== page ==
SOURCE: Vision Productions

June 25, 2008 03:23 ET

Democratic Electoral Process Fails to Unseat Human Vanity

In the Article The Will of the People, Brian Orchard Explores the Question of Democratic Rule and the Faltering Nature of the Human Will

PASADENA, CA--(Marketwire - June 25, 2008) - Winston Churchill's much quoted saying concerning democracy as the worst form of government except for all the other forms, was trumped recently by Zimbabwe's Robert Mugabe. In a widely reported statement, Mugabe claimed that the election process would never remove him from the Presidency. "Only God who appointed me will remove me, not the MDC, not the British."

Ultimately, Mugabe may be correct. While the President may be implying that only death will remove him from office, a broader question for all democracies remains. Does God show his will through the will of the people?

In the article The Will of the People, Brian Orchard explores the question of democratic rule and the faltering nature of the human will.

"Some describe the time we live in as the democratic age," Orchard writes. "They point out that through the evolution of government and the rise of democratic principles in politics and institutions, the world stands at the brink of a positive era."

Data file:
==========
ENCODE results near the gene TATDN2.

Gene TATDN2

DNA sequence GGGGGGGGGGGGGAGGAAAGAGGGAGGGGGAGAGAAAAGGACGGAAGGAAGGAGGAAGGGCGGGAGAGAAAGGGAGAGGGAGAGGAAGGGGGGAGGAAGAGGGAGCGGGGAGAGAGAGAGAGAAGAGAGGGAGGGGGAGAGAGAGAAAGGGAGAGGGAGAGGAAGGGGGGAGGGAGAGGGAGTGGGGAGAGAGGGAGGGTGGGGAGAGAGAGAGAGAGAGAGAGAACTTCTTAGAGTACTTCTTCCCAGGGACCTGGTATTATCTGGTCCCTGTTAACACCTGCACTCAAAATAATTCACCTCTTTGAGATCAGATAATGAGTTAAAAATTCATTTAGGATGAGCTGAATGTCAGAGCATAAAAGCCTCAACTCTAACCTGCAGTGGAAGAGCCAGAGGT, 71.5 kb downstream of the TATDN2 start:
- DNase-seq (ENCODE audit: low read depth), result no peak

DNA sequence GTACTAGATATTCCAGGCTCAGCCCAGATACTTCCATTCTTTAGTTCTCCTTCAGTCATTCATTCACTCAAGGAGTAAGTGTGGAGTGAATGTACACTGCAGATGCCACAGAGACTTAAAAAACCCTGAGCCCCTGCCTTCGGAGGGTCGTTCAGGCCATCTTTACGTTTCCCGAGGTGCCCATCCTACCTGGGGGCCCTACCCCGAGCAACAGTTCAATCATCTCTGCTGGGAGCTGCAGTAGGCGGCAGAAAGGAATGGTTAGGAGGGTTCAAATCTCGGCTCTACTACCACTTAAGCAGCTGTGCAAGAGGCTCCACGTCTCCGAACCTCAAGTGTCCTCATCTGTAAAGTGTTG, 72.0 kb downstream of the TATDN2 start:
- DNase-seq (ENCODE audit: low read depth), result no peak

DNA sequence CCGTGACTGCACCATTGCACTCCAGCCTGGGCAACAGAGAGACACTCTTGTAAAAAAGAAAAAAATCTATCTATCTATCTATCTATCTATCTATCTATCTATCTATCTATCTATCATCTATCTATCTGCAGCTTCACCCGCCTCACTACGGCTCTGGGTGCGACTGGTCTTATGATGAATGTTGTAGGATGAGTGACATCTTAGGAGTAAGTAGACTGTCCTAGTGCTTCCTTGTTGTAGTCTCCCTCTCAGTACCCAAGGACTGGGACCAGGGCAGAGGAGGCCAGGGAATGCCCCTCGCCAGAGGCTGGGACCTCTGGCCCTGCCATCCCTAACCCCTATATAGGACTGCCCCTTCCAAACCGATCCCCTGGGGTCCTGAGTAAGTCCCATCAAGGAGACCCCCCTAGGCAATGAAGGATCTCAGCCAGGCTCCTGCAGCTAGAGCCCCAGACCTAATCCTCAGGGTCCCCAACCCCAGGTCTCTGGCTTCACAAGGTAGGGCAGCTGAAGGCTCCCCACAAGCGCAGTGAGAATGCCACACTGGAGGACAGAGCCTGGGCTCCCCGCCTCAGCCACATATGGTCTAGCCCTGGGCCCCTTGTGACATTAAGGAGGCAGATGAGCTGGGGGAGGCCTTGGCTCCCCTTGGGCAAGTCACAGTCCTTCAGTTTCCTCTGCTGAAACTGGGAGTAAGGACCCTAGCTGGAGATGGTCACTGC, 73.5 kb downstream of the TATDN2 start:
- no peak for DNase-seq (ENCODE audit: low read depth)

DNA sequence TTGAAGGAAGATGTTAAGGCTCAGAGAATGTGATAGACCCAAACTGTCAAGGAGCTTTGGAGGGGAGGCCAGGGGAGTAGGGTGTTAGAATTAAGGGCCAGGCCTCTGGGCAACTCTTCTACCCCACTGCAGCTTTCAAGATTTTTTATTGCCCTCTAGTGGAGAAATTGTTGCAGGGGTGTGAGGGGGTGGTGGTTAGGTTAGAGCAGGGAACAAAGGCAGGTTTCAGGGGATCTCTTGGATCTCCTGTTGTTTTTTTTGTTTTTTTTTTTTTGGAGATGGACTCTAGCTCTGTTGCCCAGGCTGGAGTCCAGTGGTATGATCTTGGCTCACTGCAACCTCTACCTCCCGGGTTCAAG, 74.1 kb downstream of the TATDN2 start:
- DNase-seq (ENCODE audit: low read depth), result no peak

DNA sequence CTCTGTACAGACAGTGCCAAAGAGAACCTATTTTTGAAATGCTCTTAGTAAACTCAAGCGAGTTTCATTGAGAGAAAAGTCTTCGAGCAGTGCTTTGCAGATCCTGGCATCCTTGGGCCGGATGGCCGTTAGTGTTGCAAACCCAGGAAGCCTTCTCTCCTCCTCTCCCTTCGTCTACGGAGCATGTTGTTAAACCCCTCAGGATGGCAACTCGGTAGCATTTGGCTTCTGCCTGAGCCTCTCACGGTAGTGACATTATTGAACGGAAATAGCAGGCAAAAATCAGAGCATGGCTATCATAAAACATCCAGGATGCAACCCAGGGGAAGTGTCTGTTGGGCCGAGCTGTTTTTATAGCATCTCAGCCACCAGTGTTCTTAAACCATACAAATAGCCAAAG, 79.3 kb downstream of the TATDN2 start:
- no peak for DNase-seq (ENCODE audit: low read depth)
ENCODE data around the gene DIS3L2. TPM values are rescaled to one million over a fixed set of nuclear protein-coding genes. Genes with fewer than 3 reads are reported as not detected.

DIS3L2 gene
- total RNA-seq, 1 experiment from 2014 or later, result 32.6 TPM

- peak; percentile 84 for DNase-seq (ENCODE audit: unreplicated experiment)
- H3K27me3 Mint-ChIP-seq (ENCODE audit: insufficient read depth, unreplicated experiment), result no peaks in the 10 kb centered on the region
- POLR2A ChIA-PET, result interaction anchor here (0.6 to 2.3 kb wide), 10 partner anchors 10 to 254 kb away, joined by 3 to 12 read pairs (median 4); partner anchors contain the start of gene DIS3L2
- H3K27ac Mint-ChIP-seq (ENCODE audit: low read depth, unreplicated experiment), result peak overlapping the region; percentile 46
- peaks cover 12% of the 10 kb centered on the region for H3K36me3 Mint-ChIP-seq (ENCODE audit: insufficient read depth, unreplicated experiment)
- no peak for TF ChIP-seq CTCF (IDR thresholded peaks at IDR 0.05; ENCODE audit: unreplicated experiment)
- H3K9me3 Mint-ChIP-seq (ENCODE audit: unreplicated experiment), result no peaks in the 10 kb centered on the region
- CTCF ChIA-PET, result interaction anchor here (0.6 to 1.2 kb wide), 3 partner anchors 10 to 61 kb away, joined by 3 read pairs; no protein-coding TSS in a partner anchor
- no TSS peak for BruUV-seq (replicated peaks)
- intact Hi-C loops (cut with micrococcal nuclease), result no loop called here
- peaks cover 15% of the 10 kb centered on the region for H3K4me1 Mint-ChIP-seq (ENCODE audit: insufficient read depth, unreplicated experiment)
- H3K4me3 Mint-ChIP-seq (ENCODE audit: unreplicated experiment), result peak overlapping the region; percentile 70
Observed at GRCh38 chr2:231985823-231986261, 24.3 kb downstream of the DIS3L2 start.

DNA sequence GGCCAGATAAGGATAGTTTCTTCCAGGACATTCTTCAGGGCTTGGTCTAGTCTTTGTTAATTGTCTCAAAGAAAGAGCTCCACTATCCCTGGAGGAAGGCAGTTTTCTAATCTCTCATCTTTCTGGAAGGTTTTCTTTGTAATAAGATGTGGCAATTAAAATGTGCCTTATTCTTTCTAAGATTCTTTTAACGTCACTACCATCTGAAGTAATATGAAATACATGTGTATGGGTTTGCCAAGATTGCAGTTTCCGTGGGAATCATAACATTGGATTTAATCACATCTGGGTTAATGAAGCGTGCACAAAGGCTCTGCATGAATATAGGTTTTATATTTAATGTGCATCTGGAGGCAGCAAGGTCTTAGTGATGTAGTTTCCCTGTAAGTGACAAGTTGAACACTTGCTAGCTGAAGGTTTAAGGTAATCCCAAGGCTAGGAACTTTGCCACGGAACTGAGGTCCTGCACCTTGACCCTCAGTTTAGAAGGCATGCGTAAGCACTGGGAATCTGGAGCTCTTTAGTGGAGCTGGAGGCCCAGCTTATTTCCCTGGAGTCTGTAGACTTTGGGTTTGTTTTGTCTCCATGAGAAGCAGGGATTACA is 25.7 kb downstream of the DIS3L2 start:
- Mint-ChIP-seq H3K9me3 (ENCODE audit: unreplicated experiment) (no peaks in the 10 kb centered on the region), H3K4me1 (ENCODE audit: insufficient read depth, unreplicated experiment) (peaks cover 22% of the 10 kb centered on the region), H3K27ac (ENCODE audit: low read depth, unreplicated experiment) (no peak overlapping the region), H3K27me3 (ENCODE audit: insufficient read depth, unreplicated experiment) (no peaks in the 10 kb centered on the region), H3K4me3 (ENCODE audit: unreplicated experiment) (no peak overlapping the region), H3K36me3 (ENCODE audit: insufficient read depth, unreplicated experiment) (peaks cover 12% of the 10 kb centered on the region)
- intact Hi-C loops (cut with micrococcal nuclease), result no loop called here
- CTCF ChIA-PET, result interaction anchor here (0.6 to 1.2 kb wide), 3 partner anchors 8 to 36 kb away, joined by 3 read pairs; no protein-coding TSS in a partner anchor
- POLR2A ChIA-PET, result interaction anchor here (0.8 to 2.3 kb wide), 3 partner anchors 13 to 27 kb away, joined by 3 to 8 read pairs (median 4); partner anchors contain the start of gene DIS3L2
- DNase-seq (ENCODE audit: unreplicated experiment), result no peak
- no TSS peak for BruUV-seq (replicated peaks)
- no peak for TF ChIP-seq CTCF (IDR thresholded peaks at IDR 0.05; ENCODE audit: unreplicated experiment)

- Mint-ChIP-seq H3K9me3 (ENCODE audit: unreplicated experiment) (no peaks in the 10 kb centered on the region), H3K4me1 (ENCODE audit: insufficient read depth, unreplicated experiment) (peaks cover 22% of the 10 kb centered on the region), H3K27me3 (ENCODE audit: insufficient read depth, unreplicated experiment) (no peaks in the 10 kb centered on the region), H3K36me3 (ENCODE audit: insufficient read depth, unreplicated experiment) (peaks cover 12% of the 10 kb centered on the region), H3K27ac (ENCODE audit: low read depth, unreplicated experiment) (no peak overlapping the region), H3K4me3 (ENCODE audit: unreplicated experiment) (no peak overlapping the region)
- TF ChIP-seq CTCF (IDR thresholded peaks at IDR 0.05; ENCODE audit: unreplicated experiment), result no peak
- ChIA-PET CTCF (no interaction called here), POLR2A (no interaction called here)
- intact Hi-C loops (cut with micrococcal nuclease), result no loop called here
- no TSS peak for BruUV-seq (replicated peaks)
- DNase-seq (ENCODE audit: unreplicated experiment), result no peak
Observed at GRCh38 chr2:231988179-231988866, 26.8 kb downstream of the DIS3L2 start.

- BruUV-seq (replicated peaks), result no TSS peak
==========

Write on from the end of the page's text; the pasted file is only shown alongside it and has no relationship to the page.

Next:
Is it only the prideful stubbornness of despots that derails the democratic quest? The Will of the People digs deeper into the moral and ethical weaknesses that are found at both the core of human government and the human heart itself.

"Laws developed within the democratic state are made by man, based on what he decides is right or wrong," Orchard continues. "And we all know that there are many divergent views regarding moral and ethical values. The best the state can do is to create laws that are agreed upon by a majority of the people."

Even an elected government can do little more than referee the competition of ideas between opposing opinions. The Will of the People seeks the source of such divergent opinions and a solution that could bring all parties together.

"Without a firm moral and ethical basis for the formulation of these laws, they will rest on the vagaries of the human mind deciding for itself the basis for law," writes Orchard.

The woes brought upon nations through despots, whether elected or self-appointed through dictatorial coups, notwithstanding, the dream of governments "of, for, and by the people" seems to remain just beyond human fingertips.

Democracy and governments sustained by the will of the people are clearly attractive concepts in a world where so much abuse of governmental power is evident. The source of that abuse is explained in the article, The Will of the People.

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